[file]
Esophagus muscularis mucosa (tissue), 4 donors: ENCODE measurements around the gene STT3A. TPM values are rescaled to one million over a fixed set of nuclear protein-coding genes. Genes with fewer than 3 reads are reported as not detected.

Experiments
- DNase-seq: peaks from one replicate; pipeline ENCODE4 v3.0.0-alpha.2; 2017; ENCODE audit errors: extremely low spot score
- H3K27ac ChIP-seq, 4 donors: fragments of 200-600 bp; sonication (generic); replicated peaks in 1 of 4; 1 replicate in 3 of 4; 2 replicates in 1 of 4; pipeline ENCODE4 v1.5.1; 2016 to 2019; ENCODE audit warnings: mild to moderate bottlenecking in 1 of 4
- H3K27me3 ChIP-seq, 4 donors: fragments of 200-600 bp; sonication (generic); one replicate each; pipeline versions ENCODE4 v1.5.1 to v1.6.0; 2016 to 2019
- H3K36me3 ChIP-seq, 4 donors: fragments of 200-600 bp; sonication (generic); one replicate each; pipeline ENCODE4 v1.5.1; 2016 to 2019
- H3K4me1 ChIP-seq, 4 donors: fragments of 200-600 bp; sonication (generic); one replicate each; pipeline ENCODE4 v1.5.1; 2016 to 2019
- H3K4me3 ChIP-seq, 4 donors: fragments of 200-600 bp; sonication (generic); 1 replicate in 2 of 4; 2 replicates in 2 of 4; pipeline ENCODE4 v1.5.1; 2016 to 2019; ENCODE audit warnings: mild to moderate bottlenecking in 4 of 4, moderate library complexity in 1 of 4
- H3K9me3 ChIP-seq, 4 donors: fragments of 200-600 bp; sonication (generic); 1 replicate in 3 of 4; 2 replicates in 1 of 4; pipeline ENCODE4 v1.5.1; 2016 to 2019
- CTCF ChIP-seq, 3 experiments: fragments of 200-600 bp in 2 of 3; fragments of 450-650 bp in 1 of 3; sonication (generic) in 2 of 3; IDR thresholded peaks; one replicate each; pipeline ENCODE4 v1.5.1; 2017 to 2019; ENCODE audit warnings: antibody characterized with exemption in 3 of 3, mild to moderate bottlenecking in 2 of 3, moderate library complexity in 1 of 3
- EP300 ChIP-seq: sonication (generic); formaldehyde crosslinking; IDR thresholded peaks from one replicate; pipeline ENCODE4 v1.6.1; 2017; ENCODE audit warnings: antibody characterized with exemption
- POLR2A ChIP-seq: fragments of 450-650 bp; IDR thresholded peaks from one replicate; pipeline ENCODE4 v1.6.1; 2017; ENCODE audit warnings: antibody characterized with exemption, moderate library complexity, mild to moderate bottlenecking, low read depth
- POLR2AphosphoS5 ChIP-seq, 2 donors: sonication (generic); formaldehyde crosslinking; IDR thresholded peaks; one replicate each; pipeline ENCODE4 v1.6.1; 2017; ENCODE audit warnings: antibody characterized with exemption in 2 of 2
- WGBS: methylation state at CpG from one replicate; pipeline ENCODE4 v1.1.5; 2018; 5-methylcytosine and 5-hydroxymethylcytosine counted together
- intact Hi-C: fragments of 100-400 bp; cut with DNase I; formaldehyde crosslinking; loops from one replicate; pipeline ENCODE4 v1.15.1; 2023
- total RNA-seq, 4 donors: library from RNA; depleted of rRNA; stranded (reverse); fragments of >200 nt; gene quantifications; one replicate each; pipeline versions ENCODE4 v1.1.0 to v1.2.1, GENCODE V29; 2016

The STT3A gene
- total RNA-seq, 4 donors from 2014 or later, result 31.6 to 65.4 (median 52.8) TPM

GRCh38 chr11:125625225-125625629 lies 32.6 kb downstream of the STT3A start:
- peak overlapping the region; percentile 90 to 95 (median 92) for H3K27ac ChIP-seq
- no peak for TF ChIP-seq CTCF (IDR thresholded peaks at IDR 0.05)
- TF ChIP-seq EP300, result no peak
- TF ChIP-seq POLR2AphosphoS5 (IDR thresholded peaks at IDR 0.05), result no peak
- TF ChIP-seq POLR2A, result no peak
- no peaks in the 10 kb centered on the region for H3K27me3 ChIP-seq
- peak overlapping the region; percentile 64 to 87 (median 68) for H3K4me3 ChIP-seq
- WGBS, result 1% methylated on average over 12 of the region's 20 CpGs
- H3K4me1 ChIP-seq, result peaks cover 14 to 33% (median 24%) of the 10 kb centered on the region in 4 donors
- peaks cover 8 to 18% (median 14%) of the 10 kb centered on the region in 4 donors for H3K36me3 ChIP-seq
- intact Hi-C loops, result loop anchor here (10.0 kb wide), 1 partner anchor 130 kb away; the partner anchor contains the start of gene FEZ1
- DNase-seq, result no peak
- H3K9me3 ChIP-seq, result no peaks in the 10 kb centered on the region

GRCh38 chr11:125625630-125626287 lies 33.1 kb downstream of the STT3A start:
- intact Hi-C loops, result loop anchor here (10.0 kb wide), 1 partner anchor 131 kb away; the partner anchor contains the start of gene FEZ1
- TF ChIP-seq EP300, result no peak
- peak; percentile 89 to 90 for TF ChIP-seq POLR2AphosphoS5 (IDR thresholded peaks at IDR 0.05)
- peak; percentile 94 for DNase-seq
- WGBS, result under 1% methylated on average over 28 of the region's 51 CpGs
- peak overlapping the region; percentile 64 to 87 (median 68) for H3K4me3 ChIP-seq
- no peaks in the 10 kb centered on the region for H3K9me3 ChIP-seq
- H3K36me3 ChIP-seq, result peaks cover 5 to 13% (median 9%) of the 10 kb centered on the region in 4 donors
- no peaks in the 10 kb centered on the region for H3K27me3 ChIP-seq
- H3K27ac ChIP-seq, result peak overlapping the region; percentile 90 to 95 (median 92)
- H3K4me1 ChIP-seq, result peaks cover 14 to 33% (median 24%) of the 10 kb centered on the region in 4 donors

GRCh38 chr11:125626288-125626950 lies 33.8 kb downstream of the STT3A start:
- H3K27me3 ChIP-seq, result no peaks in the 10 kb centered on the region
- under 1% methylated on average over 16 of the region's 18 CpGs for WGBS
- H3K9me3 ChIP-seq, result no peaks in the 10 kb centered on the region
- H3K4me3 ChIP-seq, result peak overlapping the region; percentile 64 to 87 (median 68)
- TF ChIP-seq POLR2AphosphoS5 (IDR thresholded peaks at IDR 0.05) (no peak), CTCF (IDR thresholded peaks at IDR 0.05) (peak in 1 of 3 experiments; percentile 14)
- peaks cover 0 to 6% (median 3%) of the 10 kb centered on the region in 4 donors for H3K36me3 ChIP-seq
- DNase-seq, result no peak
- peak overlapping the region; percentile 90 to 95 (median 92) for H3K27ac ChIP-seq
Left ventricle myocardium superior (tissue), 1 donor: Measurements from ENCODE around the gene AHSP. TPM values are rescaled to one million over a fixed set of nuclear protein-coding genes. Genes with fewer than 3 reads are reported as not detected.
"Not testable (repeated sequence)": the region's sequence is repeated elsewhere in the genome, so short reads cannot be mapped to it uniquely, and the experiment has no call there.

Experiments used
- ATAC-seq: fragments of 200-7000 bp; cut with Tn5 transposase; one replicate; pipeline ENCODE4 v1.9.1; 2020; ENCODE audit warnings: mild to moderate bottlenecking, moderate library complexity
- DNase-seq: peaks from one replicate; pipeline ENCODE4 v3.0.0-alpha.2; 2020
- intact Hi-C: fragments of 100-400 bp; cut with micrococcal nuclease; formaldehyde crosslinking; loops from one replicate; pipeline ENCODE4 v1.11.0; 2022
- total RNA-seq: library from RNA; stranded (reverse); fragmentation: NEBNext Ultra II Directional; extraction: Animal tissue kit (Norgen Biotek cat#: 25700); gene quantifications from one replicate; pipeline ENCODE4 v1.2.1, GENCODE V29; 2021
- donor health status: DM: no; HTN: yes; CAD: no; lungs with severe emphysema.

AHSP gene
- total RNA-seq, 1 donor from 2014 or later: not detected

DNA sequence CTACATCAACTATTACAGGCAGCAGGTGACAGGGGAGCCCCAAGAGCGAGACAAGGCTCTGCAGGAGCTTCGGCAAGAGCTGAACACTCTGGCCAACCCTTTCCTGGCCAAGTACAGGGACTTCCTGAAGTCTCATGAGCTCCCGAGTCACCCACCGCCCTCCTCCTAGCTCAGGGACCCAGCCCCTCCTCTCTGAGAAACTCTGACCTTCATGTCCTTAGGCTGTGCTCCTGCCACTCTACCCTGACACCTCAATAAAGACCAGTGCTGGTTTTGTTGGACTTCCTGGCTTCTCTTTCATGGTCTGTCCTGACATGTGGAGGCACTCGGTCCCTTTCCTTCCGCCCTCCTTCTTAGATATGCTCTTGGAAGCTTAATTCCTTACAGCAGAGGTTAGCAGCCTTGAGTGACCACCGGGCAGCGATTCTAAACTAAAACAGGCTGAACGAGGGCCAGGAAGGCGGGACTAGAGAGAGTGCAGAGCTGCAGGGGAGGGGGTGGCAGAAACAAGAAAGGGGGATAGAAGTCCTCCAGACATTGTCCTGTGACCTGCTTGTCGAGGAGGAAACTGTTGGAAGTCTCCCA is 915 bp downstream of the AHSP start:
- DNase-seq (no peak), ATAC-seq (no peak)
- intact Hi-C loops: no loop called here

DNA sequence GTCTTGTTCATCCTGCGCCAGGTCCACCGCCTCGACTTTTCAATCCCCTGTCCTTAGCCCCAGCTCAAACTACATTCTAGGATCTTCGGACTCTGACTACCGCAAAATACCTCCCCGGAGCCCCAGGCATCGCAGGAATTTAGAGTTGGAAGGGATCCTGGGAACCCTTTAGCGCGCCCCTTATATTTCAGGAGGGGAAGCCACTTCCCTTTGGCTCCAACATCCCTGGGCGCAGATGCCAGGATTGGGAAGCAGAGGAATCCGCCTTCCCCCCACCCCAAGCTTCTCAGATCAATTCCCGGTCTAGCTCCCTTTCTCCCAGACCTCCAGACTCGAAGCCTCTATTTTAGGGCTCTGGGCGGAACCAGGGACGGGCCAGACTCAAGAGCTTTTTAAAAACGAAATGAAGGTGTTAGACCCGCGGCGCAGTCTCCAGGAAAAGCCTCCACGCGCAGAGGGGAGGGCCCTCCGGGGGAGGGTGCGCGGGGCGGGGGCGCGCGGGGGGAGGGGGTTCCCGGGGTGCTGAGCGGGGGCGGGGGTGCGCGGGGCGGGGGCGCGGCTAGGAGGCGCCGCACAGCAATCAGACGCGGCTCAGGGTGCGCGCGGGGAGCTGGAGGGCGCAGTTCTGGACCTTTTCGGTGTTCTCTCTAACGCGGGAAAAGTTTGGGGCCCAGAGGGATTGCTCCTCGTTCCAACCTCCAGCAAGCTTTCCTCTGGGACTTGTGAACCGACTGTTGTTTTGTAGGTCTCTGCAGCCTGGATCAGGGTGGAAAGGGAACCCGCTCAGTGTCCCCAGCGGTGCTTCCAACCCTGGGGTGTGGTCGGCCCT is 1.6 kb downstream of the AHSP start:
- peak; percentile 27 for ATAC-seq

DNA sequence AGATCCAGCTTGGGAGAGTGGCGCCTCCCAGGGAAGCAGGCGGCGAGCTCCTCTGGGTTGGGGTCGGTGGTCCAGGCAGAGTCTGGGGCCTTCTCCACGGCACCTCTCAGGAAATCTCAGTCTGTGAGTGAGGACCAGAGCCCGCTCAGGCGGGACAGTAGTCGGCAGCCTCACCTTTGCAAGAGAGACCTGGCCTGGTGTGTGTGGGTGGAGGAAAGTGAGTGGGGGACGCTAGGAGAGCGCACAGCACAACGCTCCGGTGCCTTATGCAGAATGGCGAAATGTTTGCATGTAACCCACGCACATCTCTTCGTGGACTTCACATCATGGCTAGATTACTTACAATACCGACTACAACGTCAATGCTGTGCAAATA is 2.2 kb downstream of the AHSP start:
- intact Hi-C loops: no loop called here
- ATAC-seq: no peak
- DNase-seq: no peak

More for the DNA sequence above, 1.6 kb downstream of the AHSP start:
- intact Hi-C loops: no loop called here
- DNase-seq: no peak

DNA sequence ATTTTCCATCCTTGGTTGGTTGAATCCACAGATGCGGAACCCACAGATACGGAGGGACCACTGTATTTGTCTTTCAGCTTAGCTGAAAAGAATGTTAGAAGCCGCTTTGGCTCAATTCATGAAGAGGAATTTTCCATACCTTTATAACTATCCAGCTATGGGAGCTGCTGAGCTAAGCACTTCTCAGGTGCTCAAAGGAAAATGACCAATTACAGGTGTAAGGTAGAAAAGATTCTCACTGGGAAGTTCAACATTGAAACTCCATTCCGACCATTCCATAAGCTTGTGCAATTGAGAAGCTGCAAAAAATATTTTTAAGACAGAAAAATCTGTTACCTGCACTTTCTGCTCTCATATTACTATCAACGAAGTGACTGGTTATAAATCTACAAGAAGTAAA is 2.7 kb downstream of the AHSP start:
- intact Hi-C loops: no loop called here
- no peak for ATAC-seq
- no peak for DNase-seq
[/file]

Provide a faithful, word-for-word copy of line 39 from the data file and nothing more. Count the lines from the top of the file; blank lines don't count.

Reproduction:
- peak overlapping the region; percentile 64 to 87 (median 68) for H3K4me3 ChIP-seq